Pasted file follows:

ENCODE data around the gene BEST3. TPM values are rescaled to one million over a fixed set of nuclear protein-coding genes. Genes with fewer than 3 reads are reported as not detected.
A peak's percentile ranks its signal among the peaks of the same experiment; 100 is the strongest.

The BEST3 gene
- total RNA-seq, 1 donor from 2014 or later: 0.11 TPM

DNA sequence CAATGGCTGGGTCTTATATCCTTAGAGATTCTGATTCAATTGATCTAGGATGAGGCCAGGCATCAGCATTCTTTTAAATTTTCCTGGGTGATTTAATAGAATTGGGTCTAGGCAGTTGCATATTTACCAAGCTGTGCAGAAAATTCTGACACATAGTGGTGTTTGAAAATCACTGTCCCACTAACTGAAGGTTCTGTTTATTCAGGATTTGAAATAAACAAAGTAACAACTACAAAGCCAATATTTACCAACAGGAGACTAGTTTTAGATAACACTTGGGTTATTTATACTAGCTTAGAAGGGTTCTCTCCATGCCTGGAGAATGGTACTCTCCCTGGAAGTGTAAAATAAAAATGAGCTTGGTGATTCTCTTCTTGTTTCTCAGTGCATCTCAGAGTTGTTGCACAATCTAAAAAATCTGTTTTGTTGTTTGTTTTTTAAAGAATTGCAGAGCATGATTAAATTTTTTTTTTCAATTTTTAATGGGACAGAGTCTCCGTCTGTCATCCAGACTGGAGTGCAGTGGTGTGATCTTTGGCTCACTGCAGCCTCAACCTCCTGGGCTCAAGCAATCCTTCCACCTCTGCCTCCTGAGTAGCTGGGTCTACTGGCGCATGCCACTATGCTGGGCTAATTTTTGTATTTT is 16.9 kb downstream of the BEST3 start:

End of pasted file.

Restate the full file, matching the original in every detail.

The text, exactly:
ENCODE data around the gene BEST3. TPM values are rescaled to one million over a fixed set of nuclear protein-coding genes. Genes with fewer than 3 reads are reported as not detected.
A peak's percentile ranks its signal among the peaks of the same experiment; 100 is the strongest.

The BEST3 gene
- total RNA-seq, 1 donor from 2014 or later: 0.11 TPM

DNA sequence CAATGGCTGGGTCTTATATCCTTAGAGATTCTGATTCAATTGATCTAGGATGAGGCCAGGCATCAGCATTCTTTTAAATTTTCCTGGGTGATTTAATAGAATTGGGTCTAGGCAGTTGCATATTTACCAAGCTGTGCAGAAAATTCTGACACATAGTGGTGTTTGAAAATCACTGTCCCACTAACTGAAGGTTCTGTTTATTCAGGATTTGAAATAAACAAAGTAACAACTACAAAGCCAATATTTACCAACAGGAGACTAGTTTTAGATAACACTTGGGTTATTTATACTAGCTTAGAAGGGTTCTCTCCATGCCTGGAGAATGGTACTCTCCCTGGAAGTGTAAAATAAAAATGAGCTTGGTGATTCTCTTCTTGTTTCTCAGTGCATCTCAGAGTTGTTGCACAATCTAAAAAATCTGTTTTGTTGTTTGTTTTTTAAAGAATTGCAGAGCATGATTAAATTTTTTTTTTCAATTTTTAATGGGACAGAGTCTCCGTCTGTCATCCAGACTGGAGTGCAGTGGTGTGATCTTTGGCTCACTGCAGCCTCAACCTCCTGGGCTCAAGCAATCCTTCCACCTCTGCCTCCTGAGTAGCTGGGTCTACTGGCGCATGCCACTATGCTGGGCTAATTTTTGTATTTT is 16.9 kb downstream of the BEST3 start: